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Months After Massacres, Relatives of Victims Make Sad Homecoming to Rwandan Villages

ANNE MARIE KABATENDE stares through an open door of a partially destroyed house here at the skeletal remains of her family, victims of the genocide that engulfed the country earlier this year.

A child's notebook, an empty purse, remains of clothing, a twisted metal bed frame, and apparent machete-inflicted gashes in some of the skulls testify to the horrible murders that occurred here. Gaps in the walls and twisted tin roofing indicate grenades may have been tossed in.

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``My parents and my sister are in here,'' Ms. Kabatende says quietly. Another sister, Patricia peers in through a hole in one wall.

The remains of at least a dozen victims are evident. Others were dumped in a now-covered hole in the earth, a few feet from the house.

``They were [throwing in] people still alive with dead bodies,'' says Kabatende, based on accounts she'd heard from a few survivors.

According to one account, a local Hutu official ordered the Tutsi rounded up and put in the house for their ``protection'' as the country erupted in genocide. Then the Tutsi were attacked.

The killing site was only recently discovered. Hutu militia ``death squads'' suspected of still being in the area had deterred visitors. Kabatende's visit to this rural farming area, just 15 miles east of the capital Kigali, was made with a Rwandan military escort.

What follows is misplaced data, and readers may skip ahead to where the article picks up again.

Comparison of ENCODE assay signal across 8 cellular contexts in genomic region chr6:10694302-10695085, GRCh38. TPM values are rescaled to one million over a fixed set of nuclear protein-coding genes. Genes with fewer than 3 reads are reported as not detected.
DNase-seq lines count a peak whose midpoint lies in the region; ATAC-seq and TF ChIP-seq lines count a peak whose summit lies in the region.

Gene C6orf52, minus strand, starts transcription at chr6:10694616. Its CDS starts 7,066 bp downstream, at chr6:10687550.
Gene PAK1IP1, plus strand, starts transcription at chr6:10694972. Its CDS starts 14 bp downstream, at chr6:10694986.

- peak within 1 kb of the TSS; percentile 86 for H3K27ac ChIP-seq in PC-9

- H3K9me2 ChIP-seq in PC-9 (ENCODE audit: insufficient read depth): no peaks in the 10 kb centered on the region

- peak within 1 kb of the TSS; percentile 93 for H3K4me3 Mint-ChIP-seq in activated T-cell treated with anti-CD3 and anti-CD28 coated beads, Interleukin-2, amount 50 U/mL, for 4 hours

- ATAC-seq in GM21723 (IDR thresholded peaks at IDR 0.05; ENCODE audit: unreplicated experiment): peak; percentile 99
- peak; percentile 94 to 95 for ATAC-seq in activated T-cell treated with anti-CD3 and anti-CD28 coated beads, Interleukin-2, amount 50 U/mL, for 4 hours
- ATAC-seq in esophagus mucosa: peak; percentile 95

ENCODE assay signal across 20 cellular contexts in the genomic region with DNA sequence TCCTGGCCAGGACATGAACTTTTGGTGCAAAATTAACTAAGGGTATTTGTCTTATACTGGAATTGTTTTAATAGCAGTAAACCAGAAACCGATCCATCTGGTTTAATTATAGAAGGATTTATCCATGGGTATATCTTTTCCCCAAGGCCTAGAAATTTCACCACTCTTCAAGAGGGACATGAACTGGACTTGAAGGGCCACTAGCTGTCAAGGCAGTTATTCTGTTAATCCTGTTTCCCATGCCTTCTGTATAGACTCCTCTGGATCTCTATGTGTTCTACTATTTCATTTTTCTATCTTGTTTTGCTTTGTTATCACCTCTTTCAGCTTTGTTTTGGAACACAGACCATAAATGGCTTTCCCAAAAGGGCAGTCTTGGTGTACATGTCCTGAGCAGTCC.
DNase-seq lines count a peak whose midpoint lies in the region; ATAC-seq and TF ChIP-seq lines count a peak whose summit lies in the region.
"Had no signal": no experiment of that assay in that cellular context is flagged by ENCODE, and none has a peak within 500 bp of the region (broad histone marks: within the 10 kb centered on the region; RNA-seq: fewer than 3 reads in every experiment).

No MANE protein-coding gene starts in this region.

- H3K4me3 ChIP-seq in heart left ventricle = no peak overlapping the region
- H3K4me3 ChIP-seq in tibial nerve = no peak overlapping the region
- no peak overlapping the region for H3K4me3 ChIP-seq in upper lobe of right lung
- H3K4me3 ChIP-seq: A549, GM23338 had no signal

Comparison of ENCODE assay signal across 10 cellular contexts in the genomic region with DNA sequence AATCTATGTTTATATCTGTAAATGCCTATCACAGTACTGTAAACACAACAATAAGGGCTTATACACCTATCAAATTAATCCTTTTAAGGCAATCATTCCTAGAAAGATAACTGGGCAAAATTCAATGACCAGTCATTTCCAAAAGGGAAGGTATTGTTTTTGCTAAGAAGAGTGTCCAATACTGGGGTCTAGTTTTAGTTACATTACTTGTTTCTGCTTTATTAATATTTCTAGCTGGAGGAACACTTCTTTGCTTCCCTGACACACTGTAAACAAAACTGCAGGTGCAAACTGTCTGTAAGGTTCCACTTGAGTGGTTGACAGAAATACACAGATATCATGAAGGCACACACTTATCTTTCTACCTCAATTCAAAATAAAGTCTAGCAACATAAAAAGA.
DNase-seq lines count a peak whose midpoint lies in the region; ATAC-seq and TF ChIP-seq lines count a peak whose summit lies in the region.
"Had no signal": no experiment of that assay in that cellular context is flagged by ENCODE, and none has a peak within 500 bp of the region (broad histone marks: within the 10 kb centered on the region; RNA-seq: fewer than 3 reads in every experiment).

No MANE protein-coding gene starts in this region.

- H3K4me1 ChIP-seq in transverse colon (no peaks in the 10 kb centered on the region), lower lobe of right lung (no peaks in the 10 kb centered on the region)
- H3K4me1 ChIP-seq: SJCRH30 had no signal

``There are many places like this,'' some still undetected, she says.

OW she and other surviving Tutsi - and moderate Hutus who escaped the hard-line Hutu killers - must decide what punishment they want for the guilty.

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The United Nations-approved international tribunal that is expected to judge a handful of top organizers is not good enough for her, she says.

People such as the local official who rounded up the victims ``should be judged'' as well, she says.

Courtroom trials of the estimated 30,000 or more Hutus suspected of participating in the killings, if they can be apprehended, may take ``five to six years,'' says Tito Rutaremara, president of the Human Rights Commission of Rwanda, which is investigating the genocide. ``You can never think of judging all these people.''